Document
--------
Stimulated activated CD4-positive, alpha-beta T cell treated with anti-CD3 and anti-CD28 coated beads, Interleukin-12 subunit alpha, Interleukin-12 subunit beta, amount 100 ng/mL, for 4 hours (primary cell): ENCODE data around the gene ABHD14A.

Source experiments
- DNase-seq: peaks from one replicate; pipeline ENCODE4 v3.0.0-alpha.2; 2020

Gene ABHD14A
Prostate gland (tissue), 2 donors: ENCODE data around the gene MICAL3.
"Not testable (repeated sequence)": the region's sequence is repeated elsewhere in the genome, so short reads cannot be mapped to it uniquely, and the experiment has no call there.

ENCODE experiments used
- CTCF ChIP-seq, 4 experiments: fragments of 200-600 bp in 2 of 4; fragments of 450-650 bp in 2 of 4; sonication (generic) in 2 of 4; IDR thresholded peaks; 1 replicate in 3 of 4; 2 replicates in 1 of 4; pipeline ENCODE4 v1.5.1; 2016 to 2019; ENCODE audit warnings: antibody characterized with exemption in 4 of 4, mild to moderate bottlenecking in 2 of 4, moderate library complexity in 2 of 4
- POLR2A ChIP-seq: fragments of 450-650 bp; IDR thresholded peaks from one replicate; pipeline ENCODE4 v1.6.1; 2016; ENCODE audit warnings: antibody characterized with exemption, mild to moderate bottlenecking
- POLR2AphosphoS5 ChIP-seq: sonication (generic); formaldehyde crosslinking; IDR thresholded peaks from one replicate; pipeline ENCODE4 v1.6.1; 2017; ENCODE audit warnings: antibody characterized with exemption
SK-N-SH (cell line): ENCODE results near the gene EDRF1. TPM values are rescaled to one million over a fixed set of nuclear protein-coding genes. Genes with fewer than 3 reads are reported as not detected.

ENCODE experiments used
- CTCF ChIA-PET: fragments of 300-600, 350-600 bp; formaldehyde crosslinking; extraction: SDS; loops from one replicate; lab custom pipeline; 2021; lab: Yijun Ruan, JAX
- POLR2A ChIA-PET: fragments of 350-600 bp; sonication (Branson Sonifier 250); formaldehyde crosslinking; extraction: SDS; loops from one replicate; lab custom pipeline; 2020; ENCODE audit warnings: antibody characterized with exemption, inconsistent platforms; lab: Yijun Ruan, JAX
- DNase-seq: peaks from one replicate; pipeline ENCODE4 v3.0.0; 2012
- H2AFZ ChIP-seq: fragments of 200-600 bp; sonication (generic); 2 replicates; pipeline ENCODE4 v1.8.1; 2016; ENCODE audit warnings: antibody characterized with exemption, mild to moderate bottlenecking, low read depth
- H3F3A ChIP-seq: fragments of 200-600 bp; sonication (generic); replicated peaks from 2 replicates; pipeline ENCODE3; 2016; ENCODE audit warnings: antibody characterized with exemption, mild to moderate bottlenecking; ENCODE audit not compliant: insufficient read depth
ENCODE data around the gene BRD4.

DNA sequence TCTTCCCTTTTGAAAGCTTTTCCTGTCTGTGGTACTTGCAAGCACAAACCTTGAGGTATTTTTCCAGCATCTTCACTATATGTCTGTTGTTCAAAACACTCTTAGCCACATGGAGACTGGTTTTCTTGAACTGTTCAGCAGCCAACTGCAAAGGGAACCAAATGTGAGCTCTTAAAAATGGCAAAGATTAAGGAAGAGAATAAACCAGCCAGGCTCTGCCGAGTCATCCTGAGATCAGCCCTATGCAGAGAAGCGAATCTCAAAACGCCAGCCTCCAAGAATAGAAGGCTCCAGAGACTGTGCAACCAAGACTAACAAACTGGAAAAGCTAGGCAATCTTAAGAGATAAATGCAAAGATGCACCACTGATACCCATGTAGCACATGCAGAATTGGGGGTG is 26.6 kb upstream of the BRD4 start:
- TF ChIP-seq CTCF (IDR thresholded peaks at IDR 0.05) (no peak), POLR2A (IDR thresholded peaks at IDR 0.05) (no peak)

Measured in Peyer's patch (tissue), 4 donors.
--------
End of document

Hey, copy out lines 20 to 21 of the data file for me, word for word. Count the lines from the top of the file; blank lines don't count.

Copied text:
- TF ChIP-seq CTCF (IDR thresholded peaks at IDR 0.05) (no peak), POLR2A (IDR thresholded peaks at IDR 0.05) (no peak)

Measured in Peyer's patch (tissue), 4 donors.